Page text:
Last month, during Startup Day in Canada, I sat down with Tareq Hadhad as part of a taping for the next season of the show I host, "The Naked Entrepreneur." Hadhad has become world-famous for his business, Peace by Chocolate, and as a successful immigrant entrepreneur. Hadhad's story is both inspiring and illustrative: it shows that you can succeed as an entrepreneur, despite great hardships, so long as you have two things: a high adversity quotient and a strong internal locus of control.  

Hadhad grew up in Damascus, where his father ran a  chocolate factory that was destroyed by a bombing in 2012. The family left Syria in 2013, staying in a refugee camp in Lebanon for almost three years. Hadhad arrived in Canada in December 2015, and his family joined him soon after.

Hadhad had been planning to become a doctor. But he wanted--and needed--to build a life quickly, and was discouraged by how long it would take to get back into medicine. So he relaunched his family's chocolate business, which had had more than 300 employees back in Syria. The townsfolk of Antigonish, Canada, which had sponsored and paid for the Hadhad family to come to the country, helped the Hadhads build a chocolate factory that now employs more than 30 locals. 

Peace by Chocolate was cited as a Syrian refugee success by Canadian Prime Minister Justin Trudeau at the United Nations Leaders' Summit on Refugees in 2016. In 2018, the company's chocolates were sent to the International Space Station. "We are always looking to go beyond boundaries; we are always with the belief that even the sky is never the limit," says Hadhad

Hadhad is keenly aware that not all citizens welcome immigrants with open arms--in fact, some feel that the government should be focused on taking care of current citizens.  Hadhad responds: "We didn't come to take anyone's job--we're here to create jobs." He believes that immigrants can contribute to their new home by creating new businesses.

Millions of people have been ripped from their homes by war, conflict, drought, and famine. Some may never recover, but others, like Hadhad, see that adversity as an opportunity and in doing so illustrate the two most important traits required for entrepreneurial success.

High Adversity Quotient

An adversity quotient (AQ) is a quantifiable metric that measures an individual's resiliency.  Those with a high adversity quotient recover quickly from setbacks and power through trials and tribulations to keep moving forward toward their goals.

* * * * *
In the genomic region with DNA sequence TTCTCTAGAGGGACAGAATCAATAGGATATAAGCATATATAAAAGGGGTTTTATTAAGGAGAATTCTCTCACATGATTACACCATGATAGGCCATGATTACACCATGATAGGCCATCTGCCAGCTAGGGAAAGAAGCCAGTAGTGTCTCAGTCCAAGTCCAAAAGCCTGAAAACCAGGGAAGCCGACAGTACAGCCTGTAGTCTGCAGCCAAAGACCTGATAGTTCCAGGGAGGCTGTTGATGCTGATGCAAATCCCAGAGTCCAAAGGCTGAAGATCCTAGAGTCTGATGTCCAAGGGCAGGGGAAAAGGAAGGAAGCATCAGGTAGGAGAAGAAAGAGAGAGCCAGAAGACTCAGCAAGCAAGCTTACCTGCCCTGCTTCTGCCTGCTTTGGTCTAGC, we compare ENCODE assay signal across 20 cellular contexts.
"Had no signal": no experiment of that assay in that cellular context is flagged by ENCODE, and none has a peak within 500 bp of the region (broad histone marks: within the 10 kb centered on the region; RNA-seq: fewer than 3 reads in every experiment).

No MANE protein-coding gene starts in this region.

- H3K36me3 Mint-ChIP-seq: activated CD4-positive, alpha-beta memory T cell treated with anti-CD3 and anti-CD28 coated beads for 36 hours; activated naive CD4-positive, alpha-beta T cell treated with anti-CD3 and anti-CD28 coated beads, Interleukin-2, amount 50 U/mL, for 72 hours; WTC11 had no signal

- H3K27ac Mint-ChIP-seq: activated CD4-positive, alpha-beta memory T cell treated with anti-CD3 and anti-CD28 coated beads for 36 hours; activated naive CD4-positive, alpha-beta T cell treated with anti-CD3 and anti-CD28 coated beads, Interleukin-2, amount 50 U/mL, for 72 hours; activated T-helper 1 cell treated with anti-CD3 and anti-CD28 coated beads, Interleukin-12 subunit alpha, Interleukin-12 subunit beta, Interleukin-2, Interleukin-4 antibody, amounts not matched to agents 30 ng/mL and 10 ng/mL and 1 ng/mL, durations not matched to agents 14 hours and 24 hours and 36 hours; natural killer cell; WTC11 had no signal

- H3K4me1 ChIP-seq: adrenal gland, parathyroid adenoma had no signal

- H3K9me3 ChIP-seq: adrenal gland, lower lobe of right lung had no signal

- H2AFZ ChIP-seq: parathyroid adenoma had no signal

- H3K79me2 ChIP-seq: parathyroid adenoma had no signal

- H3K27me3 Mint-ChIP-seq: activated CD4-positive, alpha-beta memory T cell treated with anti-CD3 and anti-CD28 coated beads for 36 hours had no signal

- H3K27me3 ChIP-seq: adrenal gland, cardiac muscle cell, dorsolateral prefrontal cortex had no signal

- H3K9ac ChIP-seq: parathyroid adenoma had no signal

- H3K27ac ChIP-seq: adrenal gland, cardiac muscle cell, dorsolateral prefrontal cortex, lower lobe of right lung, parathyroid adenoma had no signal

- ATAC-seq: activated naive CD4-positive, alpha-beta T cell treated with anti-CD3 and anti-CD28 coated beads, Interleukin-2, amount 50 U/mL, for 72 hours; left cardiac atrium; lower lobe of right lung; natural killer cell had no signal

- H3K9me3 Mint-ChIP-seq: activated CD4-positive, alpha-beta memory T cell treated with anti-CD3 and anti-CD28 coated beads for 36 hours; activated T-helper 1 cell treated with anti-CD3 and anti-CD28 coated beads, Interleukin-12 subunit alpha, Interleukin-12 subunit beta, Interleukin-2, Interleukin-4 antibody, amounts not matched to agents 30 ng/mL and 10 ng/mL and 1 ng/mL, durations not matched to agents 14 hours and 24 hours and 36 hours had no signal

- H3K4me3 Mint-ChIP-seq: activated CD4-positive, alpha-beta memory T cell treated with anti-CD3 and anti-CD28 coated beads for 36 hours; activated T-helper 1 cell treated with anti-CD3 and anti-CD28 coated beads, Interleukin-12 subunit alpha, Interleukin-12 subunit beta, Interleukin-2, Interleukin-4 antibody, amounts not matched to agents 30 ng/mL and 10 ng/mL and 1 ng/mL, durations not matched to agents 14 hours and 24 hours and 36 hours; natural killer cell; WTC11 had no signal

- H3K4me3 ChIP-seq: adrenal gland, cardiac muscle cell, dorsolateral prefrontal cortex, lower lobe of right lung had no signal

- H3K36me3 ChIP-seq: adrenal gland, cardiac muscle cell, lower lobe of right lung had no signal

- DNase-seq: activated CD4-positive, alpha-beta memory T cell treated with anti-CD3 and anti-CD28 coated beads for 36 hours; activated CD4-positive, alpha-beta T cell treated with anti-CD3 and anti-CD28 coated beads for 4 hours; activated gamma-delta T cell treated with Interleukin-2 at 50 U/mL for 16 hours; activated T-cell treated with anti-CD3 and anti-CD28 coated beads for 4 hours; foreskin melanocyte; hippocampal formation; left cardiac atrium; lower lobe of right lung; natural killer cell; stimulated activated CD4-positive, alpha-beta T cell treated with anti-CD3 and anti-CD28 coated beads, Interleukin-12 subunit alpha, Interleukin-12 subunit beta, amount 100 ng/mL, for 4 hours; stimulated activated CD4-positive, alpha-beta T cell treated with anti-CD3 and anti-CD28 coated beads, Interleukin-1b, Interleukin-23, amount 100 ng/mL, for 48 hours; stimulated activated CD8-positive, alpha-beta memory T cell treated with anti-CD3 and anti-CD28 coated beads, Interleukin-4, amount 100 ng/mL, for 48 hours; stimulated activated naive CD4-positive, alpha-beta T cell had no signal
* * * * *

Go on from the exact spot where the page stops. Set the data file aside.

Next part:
All entrepreneurs face uncertainty and challenges, but all successful entrepreneurs have a high adversity quotient. Otherwise, they would have quit long before their success. Hadhad and his family lost everything to war: their home, their business, their studies, and the lives of several family members. But Hadhad did not quit--instead he used this adversity as motivation to rebuild and move forward.

But you don't need to be an refugee or even an immigrant to have a high adversity quotient. You can examine your response to adversity (there are even online tests that will give you a numerical score), ask for feedback from others, and practice following through on your goals to improve your AQ over time.

Internal Locus of Control

A person's locus of control shapes their world view. Those with an external locus of control see life as happening to them, and think they are merely along for the ride. These people believe they have little control over what happens to them and thus don't take responsibility for outcomes they experience.

Alternatively, those with a high internal locus of control believe they are the masters of their destiny. They believe their actions create the outcomes in their lives and their success lives solely on their shoulders. (There are also online tests to determine your locus of control, like this one from the  University of North Carolina at Charlotte.)

Entrepreneurs must consider themselves the source of change and success--otherwise they'll lack the motivation and ability to take action and bring about change. According to Al Siebert, author of The Resiliency Advantage, "People who know they can do things to make their life better act in ways to confirm their beliefs." If Hadhad had not had such a high internal locus of control, he likely would never have started a business, let alone become a success.

I believe the key to shifting your locus is strengthening your problem-solving skills. When you have positive experiences solving problems, your confidence grows and so does your internal locus of control. 

Unfortunately, the hardships that the Hadhad family endured are all too common in today's world. But what isn't as common is their response. This family clearly chooses to be in control of their future and is working hard to make that future a reality through the empowerment that entrepreneurship brings.